ALBUQUERQUE, N.M. — Federal law enforcement agencies have been hunting Francisco Melgar-Cabrera since 2009 for his role in the murder of Stephanie Anderson, a 34-year-old cook killed in a bold daytime armed robbery at a Denny’s restaurant on Albuquerque’s West Side.
They know the 29-year-old Melgar-Cabrera has been in his native El Salvador staying with relatives in villages and small towns. At various times over the past three years, U.S. federal agents have even known in what house Melgar-Cabrera was living and with which relatives.
But they can’t touch him.
Although no one in federal law enforcement will confirm it on the record, the Journal has learned that the government of El Salvador has denied a U.S. Justice Department request to issue a provincial arrest warrant for Melgar-Cabrera.
The most likely reason: U.S. prosecutors have refused to take a possible death penalty off the table for Melgar-Cabrera’s role in a crime that shocked Albuquerque.
His two alleged accomplices, Marvin Aguilar-Lopez and Pablo De Leon Ortiz, were arrested in Albuquerque in the days after the shooting. They have pleaded guilty to robbery and murder. One is in prison; the other awaiting sentencing.
But Melgar-Cabrera escaped. He made his way out of the country and back to his native El Salvador.
An FBI spokesman referred questions to the U.S. Attorney’s Office, which in turn said it couldn’t comment about the status of the U.S. government’s request for Melgar-Cabrera’s arrest in El Salvador, which must happen before a formal extradition request can be made.
The El Salvadoran embassy in Washington, D.C., did not respond to questions, and communications between the U.S. Department of Justice and El Salvador go through confidential diplomatic channels.
But the Journal has confirmed that federal law enforcement officials know where Melgar-Cabrera is and have tracked his movements in El Salvador for the last few years. They declined to state how they have tracked him.
A 1911 treaty between the U.S. and El Salvador does not allow El Salvador to extradite its citizens in cases where the defendant faces the death penalty or a prison sentence exceeding 70 years.
El Salvador has cooperated in the arrests and extradition of suspected members of the notorious street gang MS-13 for a wide assortment of crimes in the United States, including murder, but only after the death penalty has been waived.
Federal prosecutors waived the death penalty in the prosecutions of Melgar-Cabrera’s co-defendants but not in his case, according to federal court records.
On the morning of June 20, 2009, Aguilar-Lopez, Ortiz and Melgar-Cabrera stormed into a crowded West Side Denny’s restaurant with guns drawn in an attempt to rob the business.
In the resulting confusion, an employee dropped a tray and one of the robbers slipped on the ice while he was chasing an employee, his gun went off and Anderson was killed by a ricocheting bullet.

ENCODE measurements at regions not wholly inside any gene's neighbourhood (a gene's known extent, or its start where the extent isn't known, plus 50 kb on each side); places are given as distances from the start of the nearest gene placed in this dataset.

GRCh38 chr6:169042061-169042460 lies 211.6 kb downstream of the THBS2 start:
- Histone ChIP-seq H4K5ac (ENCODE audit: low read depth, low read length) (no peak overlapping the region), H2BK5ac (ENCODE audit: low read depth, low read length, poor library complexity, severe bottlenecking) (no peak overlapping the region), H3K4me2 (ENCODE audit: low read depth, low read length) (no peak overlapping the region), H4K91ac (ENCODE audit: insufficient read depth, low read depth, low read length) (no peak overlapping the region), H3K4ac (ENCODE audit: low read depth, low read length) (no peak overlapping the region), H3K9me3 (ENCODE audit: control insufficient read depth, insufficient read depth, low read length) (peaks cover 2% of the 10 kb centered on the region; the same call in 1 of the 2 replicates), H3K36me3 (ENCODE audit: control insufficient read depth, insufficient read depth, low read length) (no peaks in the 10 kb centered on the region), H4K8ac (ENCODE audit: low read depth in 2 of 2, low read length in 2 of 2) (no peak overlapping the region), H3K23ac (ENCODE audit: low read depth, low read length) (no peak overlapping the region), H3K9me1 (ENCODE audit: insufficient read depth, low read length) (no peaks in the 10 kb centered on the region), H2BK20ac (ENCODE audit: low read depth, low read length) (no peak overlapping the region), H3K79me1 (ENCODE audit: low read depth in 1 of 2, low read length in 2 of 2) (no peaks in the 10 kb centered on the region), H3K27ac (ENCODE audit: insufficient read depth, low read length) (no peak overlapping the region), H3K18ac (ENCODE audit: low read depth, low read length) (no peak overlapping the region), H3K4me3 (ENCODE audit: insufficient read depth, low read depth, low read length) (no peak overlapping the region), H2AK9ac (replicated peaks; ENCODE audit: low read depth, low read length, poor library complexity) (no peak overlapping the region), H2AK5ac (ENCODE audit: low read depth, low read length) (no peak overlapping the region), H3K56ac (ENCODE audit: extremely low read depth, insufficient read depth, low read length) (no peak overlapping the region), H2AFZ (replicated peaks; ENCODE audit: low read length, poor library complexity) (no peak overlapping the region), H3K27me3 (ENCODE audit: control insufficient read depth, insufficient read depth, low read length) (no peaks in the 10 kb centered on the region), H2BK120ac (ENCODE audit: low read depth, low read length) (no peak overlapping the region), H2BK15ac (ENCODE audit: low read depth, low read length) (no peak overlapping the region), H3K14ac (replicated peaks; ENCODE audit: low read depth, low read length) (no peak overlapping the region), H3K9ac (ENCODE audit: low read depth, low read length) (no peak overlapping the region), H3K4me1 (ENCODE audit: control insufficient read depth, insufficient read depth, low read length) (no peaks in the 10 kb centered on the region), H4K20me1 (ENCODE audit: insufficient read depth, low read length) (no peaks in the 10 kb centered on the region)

All three suspects were identified as illegal immigrants from El Salvador and two of them – Ortiz and Melgar-Cabrera – were identified by Albuquerque Police as members of the MS-13 gang.
All three had previously been deported but re-entered the country illegally.
ALBUQUERQUE, N.M. — Federal law enforcement agencies initially took the case because of the MS-13 gang issue, but later determined they were not members of the gang. They kept the case under the theory that the robbers interfered with interstate commerce by robbing the chain restaurant.
Marvin Aguilar-Lopez and Pablo De Leon Ortiz were arrested within a week of the fatal holdup and have pleaded guilty to federal charges.
Melgar-Cabrera’s brother, Jose Humberto Melgar-Cabrera, was charged with helping his brother escape to Arizona after the robbery. He has pleaded guilty.
Four additional robbery and firearms offenses were filed later against Aguilar-Lopez, De Leon Ortiz and Francisco Melgar-Cabrera based on the armed robbery of the Lone Star Steakhouse & Saloon on Coors in June 2009.
Aguilar-Lopez entered a guilty plea to the armed robbery of the Denny’s Restaurant, and the felony murder of Anderson.
His plea agreement calls for a 40-year prison term and subsequent deportation, but his sentence was delayed while the court determined if Aguilar-Lopez was mentally competent to enter his guilty plea. He was ruled competent last month and has 30 days in which to ask the court’s permission to withdraw his guilty plea.
Ortiz agreed in negotiations with federal prosecutors to serve 35 years in federal prison for his participation in felony murder, and that was the term he was sentenced to by U.S. District Judge William P. Johnson, who noted that Ortiz had a state-issued driver’s license despite being in the country illegally.
Melgar-Cabrera’s older brother Jose Melgar-Cabrera was sentenced to four years in prison for helping Francisco avoid arrest shortly after the robbery.
Jose Melgar-Cabrera drove Francisco to Phoenix, Ariz., escaping police by minutes as they swooped down on Francisco’s westside home.